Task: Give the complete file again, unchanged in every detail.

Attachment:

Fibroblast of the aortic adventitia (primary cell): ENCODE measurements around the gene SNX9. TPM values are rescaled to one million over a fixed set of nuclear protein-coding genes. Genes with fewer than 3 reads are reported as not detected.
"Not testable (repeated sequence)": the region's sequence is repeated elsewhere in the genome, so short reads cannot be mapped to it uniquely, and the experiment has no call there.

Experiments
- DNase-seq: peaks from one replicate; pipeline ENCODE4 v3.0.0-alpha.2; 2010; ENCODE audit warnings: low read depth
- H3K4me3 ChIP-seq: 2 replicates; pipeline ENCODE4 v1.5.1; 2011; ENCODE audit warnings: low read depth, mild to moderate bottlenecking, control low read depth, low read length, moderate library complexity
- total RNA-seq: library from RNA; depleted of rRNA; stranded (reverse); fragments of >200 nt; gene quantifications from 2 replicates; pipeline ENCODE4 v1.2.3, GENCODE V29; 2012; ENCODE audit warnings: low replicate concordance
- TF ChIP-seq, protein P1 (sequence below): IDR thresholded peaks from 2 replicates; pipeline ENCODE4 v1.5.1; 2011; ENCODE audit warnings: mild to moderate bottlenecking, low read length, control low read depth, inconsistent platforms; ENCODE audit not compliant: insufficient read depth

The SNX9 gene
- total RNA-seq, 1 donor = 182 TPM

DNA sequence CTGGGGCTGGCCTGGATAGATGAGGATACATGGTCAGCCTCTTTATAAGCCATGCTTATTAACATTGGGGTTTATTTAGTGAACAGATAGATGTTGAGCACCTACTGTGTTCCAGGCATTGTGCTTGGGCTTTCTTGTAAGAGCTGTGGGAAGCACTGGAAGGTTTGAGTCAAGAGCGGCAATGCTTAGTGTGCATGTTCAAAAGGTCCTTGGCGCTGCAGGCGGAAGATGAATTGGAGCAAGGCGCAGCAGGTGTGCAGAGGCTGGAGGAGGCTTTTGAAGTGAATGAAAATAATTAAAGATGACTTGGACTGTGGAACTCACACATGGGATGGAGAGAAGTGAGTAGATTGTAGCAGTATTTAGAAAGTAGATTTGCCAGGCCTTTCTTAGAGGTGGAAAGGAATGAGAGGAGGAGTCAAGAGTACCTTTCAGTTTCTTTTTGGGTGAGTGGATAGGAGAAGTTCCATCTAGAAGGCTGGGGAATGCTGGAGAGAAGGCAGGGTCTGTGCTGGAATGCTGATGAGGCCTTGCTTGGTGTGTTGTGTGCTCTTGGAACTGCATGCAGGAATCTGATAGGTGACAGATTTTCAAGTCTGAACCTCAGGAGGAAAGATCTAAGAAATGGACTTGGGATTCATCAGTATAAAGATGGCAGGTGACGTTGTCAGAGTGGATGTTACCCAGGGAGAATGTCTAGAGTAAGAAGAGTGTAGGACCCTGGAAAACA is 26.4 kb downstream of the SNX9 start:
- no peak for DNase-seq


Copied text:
Fibroblast of the aortic adventitia (primary cell): ENCODE measurements around the gene SNX9. TPM values are rescaled to one million over a fixed set of nuclear protein-coding genes. Genes with fewer than 3 reads are reported as not detected.
"Not testable (repeated sequence)": the region's sequence is repeated elsewhere in the genome, so short reads cannot be mapped to it uniquely, and the experiment has no call there.

Experiments
- DNase-seq: peaks from one replicate; pipeline ENCODE4 v3.0.0-alpha.2; 2010; ENCODE audit warnings: low read depth
- H3K4me3 ChIP-seq: 2 replicates; pipeline ENCODE4 v1.5.1; 2011; ENCODE audit warnings: low read depth, mild to moderate bottlenecking, control low read depth, low read length, moderate library complexity
- total RNA-seq: library from RNA; depleted of rRNA; stranded (reverse); fragments of >200 nt; gene quantifications from 2 replicates; pipeline ENCODE4 v1.2.3, GENCODE V29; 2012; ENCODE audit warnings: low replicate concordance
- TF ChIP-seq, protein P1 (sequence below): IDR thresholded peaks from 2 replicates; pipeline ENCODE4 v1.5.1; 2011; ENCODE audit warnings: mild to moderate bottlenecking, low read length, control low read depth, inconsistent platforms; ENCODE audit not compliant: insufficient read depth

The SNX9 gene
- total RNA-seq, 1 donor = 182 TPM

DNA sequence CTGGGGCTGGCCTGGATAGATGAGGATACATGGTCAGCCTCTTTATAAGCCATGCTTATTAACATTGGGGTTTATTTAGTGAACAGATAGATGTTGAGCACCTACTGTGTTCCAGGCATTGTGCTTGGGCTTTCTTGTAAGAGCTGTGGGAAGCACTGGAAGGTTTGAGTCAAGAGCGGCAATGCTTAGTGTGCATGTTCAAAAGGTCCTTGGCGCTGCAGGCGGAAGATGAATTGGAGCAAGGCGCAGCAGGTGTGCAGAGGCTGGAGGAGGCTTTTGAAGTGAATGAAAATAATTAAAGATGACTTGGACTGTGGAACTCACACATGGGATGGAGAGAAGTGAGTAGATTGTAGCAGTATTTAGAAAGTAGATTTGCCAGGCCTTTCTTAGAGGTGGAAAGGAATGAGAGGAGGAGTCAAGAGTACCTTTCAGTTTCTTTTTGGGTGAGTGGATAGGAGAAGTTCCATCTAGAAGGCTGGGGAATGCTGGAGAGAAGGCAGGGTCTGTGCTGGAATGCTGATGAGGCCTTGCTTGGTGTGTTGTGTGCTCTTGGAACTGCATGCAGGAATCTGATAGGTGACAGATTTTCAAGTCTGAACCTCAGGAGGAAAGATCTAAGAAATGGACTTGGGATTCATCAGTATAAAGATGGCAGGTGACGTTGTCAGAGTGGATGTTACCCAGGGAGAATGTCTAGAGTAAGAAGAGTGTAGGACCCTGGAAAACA is 26.4 kb downstream of the SNX9 start:
- no peak for DNase-seq